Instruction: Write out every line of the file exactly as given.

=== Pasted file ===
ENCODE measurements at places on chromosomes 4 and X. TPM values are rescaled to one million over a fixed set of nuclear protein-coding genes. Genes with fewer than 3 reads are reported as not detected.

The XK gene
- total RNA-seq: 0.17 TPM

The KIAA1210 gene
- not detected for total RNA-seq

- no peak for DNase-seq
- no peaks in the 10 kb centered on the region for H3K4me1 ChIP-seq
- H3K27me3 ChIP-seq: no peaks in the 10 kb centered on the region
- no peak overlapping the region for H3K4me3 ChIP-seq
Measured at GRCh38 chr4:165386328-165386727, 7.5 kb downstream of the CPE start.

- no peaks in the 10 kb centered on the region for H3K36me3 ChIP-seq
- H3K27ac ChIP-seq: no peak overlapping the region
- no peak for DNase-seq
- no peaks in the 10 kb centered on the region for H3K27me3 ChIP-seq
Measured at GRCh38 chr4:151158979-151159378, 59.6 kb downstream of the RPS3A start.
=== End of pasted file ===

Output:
ENCODE measurements at places on chromosomes 4 and X. TPM values are rescaled to one million over a fixed set of nuclear protein-coding genes. Genes with fewer than 3 reads are reported as not detected.

The XK gene
- total RNA-seq: 0.17 TPM

The KIAA1210 gene
- not detected for total RNA-seq

- no peak for DNase-seq
- no peaks in the 10 kb centered on the region for H3K4me1 ChIP-seq
- H3K27me3 ChIP-seq: no peaks in the 10 kb centered on the region
- no peak overlapping the region for H3K4me3 ChIP-seq
Measured at GRCh38 chr4:165386328-165386727, 7.5 kb downstream of the CPE start.

- no peaks in the 10 kb centered on the region for H3K36me3 ChIP-seq
- H3K27ac ChIP-seq: no peak overlapping the region
- no peak for DNase-seq
- no peaks in the 10 kb centered on the region for H3K27me3 ChIP-seq
Measured at GRCh38 chr4:151158979-151159378, 59.6 kb downstream of the RPS3A start.